Dr. William Lahey, president of the University of King’s College, delivered the opening address at Forest Nova Scotia’s 2019 AGM on Jan. 29, discussing the independent forestry review he had completed for the provincial government six months earlier…In addition to hearing from Lahey on this topic, AGM attendees heard from a couple of the civil servants who have been tasked with implementation.
On the second day of the conference, Rany Ibrahim, director of economic development and trade with the provincial Department of Lands and Forestry (NSLF), talked about his role in setting up the new Wood Heat Initiative Intergovernmental Task Group, as per Lahey’s recommendation to explore opportunities for wood-chip heating in more public buildings.
While expanded institutional use of wood heat could be expected to get a strong endorsement from members of the forest industry, other Lahey recommendations cut a little closer to the bone. Mark Pulsifer, an NSLF biologist who has served with the department for 30 years, gave delegates an outline of his involvement as a team leader in the implementation process. He said his role is not that of an expert, but more of a project manager, leading three distinct initiatives, all having to do with the planning and practice of ecological forestry.
Forest-NS certainly got a heads-up before the rest of us, and was given much more substance than that provided by the terse, publicly distributed update issued March 26, 2019.
I have no problem with Prof Lahey and L&F bureaucrats talking to Industry groups. Well they should. But surely an equivalent effort should be made to inform and engage the rest of us.
Hopefully things will be different by Earth Day 2020.
Some comments on WWNS
Neal Livingston: My co-chair of the Margaree Env Assoc, Brian Peters and I worked to bring forward this story to the media. Port Hawkesbury Paper has FSC certification and should be called out of this by FSC. They have now I think 3 times been caught cutting or proposing to cut old growth. At this site near Margaree Forks as far as I can tell from the mapping it was to be about 100 acres of clear cutting of an old growth forest. Our information suggests that these hardwood logs would likely have gone to Irving’s hardwood mill in Sussex NB, and they would bring back bark from there to be burnt in the Nova Scotia Power biomass plant. It hardly gets worse than this, old growth cutting with FSC certification, and with the Nova Scotia government of approving it, until Brian Peters caught then about to cut this old growth forest.
DGP: Totally Agree x FSC. It’s also worth noting that not putting some old forest habitat on the chopping block is an advance in our thinking, but it is not a net improvement in the space for wild species in Nova Scotia which continues to decline.
DS: David Sampson So the takeaway is that the system can’t be trusted because the policing is in the hands of the offenders and it is left to private citizens to do the work of the department that is responsible and that our taxes pay for.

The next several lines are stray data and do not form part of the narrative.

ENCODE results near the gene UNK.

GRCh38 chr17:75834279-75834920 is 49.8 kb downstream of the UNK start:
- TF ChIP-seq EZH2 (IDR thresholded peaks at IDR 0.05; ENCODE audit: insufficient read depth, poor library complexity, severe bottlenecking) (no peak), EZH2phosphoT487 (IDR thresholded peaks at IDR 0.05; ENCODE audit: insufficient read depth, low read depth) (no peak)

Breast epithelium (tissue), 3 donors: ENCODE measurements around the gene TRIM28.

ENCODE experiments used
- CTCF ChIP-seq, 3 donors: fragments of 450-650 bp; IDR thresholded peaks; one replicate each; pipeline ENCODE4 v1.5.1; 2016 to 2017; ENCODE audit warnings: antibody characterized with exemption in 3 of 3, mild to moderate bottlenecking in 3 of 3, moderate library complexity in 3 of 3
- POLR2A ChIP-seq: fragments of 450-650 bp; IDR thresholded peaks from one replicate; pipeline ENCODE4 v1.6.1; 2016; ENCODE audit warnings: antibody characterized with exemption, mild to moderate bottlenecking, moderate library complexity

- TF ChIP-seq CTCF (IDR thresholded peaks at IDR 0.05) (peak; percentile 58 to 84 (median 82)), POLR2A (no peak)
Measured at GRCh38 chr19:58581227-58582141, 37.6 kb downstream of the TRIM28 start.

DR: That is good news!!! Clear cutting needs to be stopped especially at the headwaters of all rivers in NS. The Gov also needs to put in place enforceable riparian zones of at least 75 meters on waterways with heavy fines for going near them.
AI: They have been clearcutting in the Margaree headwaters for years.
SH: I don’t know which ’emotion’ to hit. I’m angry that people are still doing the job of big salary people at DNR. I’m sad to think of the places that are not being caught and special forests are being lost. And I like the fact that Brian Peters did what he did and saved an old growth forest.
Neal Livingston: About 10 years ago-15 years I went to an NSDNR Integrated Resource Management (IRM) consult session in Inverness, part of this had Kari Easthouse who then worked for Stora as their forest planner with his computer and software to look at any piece of forest. I asked about the area that is now the Chimney Corner wilderness area, as I thought it may have not been cut before. He called up this area on their mapping program, and saw right away that by spices and age that it had not been cut, and then changed the designation of this area to old growth right before me standing there, as previously it was called cut before. I walked out of the session pretty proud of having this done. I write this to illustrate that both Port Hawkesbury paper and NS Lands and Forests would without a doubt if anyone was doing their job properly have know on their more modern and sophisticated computer programs that this area was old growth. It’s not like the Herald reports the government and industry folks saying – they are just covering up their complicity in this.
BW (0n HFC): I’m particularly concerned about “the ones that got away” — the forests that have already been, or will be razed to the ground, because they were not properly evaluated — such as at Corbett-Dalhousie Lakes near Bridgetown. Supposedly, the largest canopy trees will now be spared from being removed, but this is *solely because* our group identified them, wrote letters, got media coverage and basically wouldn’t go away. That said, we still don’t have an official report on the final plans for the forest subsequent to Min. Rankin’s onsite visit on Feb. 1st. For all we know, it may already have been logged. Even if it hasn’t, we should all be concerned with just what kind of “treatment” such forests will receive once identified. I get the distinct impression that those in LAF believe that we are just “upset” over the loss of some “big trees” — without twigging onto the fact that our concerns have to do with destruction of ecological integrity in certain kinds of forests and that these “big trees” in multi-age forests are one of the most obvious markers that should be clueing everyone into the fact that these are not just some scrubby old woodlots. It’s very frustrating that this point seems to escape certain people’s understanding.